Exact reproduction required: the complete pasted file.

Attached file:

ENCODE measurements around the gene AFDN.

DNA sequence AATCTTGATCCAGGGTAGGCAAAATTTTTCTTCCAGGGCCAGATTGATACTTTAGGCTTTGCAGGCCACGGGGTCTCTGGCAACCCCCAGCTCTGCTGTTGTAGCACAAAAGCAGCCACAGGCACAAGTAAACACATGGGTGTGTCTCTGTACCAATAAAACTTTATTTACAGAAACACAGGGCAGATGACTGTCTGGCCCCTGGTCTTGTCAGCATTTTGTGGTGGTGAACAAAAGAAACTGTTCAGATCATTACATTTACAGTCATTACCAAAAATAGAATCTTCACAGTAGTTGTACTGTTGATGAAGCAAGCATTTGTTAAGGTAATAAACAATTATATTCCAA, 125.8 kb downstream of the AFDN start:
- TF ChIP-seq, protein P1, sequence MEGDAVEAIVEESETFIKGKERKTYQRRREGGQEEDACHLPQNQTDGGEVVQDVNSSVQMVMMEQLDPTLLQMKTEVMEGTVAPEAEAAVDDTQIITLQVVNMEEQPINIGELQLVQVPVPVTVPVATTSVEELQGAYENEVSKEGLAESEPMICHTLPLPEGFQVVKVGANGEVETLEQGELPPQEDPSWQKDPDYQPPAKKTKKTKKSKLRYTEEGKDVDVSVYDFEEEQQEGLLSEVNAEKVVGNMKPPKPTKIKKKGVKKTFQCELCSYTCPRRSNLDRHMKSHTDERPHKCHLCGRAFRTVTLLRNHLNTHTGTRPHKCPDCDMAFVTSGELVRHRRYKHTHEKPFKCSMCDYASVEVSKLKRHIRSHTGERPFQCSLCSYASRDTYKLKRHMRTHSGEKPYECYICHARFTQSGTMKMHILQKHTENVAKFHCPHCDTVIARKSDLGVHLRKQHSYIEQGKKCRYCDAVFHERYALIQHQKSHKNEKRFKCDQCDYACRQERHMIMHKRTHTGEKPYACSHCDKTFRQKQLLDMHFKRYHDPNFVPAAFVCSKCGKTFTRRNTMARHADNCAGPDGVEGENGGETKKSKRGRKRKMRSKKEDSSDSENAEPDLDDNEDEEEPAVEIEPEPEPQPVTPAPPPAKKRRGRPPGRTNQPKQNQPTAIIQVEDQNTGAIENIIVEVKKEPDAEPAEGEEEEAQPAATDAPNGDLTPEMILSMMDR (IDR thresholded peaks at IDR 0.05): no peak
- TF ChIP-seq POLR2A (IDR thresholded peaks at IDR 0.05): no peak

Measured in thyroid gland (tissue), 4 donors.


ENCODE measurements around the gene AFDN.

DNA sequence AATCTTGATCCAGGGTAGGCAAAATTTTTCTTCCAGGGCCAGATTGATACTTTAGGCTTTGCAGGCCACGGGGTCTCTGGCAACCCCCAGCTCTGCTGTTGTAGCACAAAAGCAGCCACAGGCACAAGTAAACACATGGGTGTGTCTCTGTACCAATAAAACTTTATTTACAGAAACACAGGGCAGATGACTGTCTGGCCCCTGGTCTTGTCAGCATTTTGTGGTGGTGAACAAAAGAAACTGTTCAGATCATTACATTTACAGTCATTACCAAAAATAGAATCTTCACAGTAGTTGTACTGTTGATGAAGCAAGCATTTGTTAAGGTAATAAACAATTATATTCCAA, 125.8 kb downstream of the AFDN start:
- TF ChIP-seq, protein P1, sequence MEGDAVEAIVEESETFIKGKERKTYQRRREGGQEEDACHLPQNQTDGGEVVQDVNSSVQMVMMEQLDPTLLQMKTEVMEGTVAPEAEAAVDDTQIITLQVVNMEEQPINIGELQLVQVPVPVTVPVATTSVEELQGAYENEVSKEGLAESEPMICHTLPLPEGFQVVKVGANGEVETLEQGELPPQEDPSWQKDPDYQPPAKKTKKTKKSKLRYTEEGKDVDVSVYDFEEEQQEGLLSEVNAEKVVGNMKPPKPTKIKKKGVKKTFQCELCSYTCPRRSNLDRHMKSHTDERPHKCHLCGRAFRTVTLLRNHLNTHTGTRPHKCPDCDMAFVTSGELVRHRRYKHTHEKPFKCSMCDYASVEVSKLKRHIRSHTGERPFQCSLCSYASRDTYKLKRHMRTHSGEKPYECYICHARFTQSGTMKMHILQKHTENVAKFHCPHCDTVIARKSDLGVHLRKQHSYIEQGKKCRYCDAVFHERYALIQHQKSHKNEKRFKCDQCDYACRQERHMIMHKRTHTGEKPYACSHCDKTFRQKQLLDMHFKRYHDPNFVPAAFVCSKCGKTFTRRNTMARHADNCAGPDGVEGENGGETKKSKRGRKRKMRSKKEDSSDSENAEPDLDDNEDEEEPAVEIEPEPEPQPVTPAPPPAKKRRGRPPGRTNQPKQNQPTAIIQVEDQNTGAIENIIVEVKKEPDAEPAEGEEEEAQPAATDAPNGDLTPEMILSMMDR (IDR thresholded peaks at IDR 0.05): no peak
- TF ChIP-seq POLR2A (IDR thresholded peaks at IDR 0.05): no peak

Measured in thyroid gland (tissue), 4 donors.